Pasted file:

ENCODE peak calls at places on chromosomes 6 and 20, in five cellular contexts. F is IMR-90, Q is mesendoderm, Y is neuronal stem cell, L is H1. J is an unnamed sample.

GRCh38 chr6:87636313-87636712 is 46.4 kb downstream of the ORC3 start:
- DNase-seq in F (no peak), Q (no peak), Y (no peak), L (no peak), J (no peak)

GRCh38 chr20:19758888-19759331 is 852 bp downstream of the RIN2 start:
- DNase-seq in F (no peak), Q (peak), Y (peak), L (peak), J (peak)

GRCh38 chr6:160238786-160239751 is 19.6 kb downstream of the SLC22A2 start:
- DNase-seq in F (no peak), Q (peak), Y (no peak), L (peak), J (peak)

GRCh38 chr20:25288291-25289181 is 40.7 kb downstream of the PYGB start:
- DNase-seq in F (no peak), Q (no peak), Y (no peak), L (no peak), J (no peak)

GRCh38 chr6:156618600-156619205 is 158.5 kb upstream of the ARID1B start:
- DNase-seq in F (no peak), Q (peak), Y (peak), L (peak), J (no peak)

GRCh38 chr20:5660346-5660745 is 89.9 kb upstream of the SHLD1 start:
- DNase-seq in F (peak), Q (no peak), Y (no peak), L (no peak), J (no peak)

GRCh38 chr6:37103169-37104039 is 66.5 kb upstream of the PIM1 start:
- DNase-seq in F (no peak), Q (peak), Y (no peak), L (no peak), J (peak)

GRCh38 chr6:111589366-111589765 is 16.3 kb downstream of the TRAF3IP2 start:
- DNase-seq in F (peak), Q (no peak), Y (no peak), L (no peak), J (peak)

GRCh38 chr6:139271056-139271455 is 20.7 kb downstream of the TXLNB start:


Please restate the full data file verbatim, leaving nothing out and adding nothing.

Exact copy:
ENCODE peak calls at places on chromosomes 6 and 20, in five cellular contexts. F is IMR-90, Q is mesendoderm, Y is neuronal stem cell, L is H1. J is an unnamed sample.

GRCh38 chr6:87636313-87636712 is 46.4 kb downstream of the ORC3 start:
- DNase-seq in F (no peak), Q (no peak), Y (no peak), L (no peak), J (no peak)

GRCh38 chr20:19758888-19759331 is 852 bp downstream of the RIN2 start:
- DNase-seq in F (no peak), Q (peak), Y (peak), L (peak), J (peak)

GRCh38 chr6:160238786-160239751 is 19.6 kb downstream of the SLC22A2 start:
- DNase-seq in F (no peak), Q (peak), Y (no peak), L (peak), J (peak)

GRCh38 chr20:25288291-25289181 is 40.7 kb downstream of the PYGB start:
- DNase-seq in F (no peak), Q (no peak), Y (no peak), L (no peak), J (no peak)

GRCh38 chr6:156618600-156619205 is 158.5 kb upstream of the ARID1B start:
- DNase-seq in F (no peak), Q (peak), Y (peak), L (peak), J (no peak)

GRCh38 chr20:5660346-5660745 is 89.9 kb upstream of the SHLD1 start:
- DNase-seq in F (peak), Q (no peak), Y (no peak), L (no peak), J (no peak)

GRCh38 chr6:37103169-37104039 is 66.5 kb upstream of the PIM1 start:
- DNase-seq in F (no peak), Q (peak), Y (no peak), L (no peak), J (peak)

GRCh38 chr6:111589366-111589765 is 16.3 kb downstream of the TRAF3IP2 start:
- DNase-seq in F (peak), Q (no peak), Y (no peak), L (no peak), J (peak)

GRCh38 chr6:139271056-139271455 is 20.7 kb downstream of the TXLNB start: